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‘Them That Do’ Profiles of West Philly block captains: Maureen Tate, 4800 Florence Avenue

Posted on 13 November 2013

Editor’s Note: West Philly Local is proud to present the second in a series of vignettes of local block captains drawn from Them That Do, a multimedia documentary project and community blog by West Philly-based award-winning photographer Lori Waselchuk. The first profile ran last week.

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Maureen Tate became a gardener because of a killing.

In the 1980s, during the era Maureen calls the “The Crack Period,” Cedar Park neighborhood residents organized drug vigils on the corner of 49th Street and Baltimore Avenue where they would stand in shifts all night and ‘stare down dealers’ to try to prevent them from doing business.

“We were trying to regain control of our streets,” Maureen explained.

Another intimidating location was the vacant lot at the corner of 49th and Florence Avenue. “The corner lot was trashed all the time and it was dangerous,” said Maureen, who has been the block captain of 4800 Florence Avenue since 1982. “The neighbors were feeling really threatened.”

When a Vietnamese immigrant was murdered in his home next to that lot in 1983, she and her neighbors decided to act. They removed the trash, built flower beds and filled them with daisies, lilies, and tulips. They named it Florence Garden. “Our garden made us feel we were reclaiming that space and staking our presence.”

The transformation required patience, and several years of work. Maureen laughs when she thinks about how little she knew about growing things. “Everything I know about gardening, I learned at Florence Garden.”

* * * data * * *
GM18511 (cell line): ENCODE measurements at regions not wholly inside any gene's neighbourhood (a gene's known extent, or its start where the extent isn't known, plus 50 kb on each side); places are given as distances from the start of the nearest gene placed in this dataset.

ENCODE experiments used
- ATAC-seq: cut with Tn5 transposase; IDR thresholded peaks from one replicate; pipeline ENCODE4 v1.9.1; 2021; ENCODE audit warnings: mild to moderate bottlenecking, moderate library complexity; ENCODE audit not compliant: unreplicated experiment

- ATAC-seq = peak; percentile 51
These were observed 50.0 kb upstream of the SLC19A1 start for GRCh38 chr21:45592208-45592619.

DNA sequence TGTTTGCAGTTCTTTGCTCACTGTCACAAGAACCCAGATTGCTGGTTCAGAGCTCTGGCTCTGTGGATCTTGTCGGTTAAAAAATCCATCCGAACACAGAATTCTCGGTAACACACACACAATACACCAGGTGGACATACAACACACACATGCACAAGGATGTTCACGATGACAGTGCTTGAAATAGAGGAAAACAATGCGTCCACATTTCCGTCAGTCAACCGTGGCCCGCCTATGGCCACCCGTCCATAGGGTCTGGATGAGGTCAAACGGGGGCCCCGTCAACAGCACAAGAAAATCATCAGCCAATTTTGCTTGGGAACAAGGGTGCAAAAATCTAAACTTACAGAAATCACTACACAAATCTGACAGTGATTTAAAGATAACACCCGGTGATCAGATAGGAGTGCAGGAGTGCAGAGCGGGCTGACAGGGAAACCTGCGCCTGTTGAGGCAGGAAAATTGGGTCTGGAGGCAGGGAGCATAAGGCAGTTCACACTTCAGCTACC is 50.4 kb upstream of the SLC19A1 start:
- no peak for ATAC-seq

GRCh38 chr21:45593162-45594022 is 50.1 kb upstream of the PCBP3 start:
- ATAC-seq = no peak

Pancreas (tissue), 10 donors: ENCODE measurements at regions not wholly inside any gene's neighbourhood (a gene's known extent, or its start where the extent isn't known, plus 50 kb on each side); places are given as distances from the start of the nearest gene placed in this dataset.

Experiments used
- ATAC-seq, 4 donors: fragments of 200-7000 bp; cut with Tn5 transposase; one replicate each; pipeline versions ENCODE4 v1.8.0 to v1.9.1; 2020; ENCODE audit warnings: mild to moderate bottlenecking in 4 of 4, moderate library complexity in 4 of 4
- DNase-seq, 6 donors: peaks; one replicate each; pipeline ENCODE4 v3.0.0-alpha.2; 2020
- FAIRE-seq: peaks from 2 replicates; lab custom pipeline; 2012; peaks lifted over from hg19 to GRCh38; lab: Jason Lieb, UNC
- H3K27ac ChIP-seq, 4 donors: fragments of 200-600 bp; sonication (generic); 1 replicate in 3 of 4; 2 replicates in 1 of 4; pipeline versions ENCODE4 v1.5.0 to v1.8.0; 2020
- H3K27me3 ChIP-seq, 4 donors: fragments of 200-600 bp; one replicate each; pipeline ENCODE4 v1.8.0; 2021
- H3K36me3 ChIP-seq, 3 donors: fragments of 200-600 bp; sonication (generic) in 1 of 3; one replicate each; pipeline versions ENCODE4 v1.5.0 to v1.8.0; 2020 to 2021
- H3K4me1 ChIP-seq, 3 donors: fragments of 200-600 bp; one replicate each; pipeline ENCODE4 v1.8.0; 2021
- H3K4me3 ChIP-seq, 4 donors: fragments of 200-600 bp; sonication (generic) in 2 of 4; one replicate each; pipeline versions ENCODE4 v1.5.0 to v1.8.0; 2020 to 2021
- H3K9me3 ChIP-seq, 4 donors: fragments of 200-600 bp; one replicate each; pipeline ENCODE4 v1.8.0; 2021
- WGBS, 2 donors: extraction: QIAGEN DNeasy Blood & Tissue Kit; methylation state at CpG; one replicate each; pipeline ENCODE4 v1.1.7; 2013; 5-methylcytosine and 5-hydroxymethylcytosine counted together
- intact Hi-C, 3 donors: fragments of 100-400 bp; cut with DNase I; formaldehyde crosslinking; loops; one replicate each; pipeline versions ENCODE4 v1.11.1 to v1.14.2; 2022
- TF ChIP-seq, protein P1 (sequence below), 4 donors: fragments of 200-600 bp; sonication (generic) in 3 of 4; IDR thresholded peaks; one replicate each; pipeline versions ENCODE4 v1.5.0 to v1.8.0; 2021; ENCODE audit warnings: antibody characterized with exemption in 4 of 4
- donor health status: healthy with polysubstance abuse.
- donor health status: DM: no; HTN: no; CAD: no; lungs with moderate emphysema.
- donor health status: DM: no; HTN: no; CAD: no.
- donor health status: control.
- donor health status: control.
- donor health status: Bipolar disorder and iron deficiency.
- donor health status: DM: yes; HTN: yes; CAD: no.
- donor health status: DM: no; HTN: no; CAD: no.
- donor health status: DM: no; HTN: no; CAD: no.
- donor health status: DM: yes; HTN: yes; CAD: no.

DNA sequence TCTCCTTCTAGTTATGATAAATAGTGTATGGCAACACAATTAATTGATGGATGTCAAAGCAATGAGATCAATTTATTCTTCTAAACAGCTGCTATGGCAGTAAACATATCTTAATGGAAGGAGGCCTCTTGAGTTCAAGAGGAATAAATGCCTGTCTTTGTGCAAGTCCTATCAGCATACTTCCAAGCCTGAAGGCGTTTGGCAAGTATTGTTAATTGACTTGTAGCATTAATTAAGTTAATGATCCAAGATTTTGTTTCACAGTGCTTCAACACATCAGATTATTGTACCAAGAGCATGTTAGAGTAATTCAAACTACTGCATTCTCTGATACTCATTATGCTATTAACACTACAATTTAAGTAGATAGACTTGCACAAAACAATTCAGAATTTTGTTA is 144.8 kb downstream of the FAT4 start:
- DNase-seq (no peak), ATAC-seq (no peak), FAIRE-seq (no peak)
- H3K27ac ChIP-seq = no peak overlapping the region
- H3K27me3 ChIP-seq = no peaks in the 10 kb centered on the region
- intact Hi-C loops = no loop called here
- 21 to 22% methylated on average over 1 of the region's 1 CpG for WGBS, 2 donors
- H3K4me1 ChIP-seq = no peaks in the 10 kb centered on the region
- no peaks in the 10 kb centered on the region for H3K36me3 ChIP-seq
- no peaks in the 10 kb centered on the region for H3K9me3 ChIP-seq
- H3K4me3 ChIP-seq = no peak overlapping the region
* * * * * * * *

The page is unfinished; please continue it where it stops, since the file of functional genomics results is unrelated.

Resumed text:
She and a handful of others maintained Florence Garden for 20 years. It won second place in the city’s garden contest in 1989.

“It was beautiful.”

Eventually the city sold the property in a sheriff sale and developers built four townhouses.

Cedar Park is now experiencing a period of more stability and reinvestment. “It’s such a relief to see happy people on our street.” Tate remains very active on her block as well as with Cedar Park Neighbors. She continues to garden in public spaces, organizing crews to build and maintain flower beds around Cedar Park.

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‘Them That Do’ profiles of West Philly block captains: Gregory Pac Cojulun, 5000 Osage Avenue

Posted on 06 November 2013

West Philly Local is proud to present a series of vignettes of local block captains drawn from Them That Do, a multimedia documentary project and community blog by photographer and videographer Lori Waselchuk. We profiled Waselchuk in 2011 upon the release of her book Grace Before Dying. She lives in West Philadelphia and Them That Do begins with stories close to home. West Philly Local will publish a ten-part series featuring a block captain profile every Wednesday.

Waselchuk is an award-winning photographer and author. She began Them That Do as a 2012 Pew Fellowship for the Arts.

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Thirty years ago Gregory Pac Cojulun walked into his first neighborhood meeting. He walked out a block captain. “I was ambushed,” Cojulun said with smile that hinted that all was forgiven. “I just wanted to see how things were going and they nominated and voted for me.”

Now in his sixties, Pac Cojulun needs a cane to walk, but rarely sits down. He is still the block captain, but his bigger commitment is given to Malcolm X Park.

Cojulun likes to network on behalf of his neighbors. “I’ve met a lot of different people in different agencies. I’ve gotten to the point I can call people up and they recognize me.” He is also the president of the board that maintains Malcolm X Park, which he says can demand 60-70 hours of his time a week.

“Our park was a thug park in the 60’s and 70’s. Nobody wanted to come through it,” said Cojulun. Through a grant from the Pennsylvania Horticultural Society nearly twenty years ago, a small group of residents began to clean up and restore the park. Today the park is an active cultural and social center in West Philadelphia. Cojulun says that it has been a slow process to revitalize Malcolm X Park and the board’s ability to plan programming and make improvements depends on donations.

Cojulun’s pride, though, is apparent. During a recent theater event, he walked slowly around the park’s centerpiece, a large round gazebo, checking in on young and giggling high school actors. He proudly watches and greets them as they prepare for a theatrical performance. “We try to make sure everything is done right, and make sure the people are happy,” he said.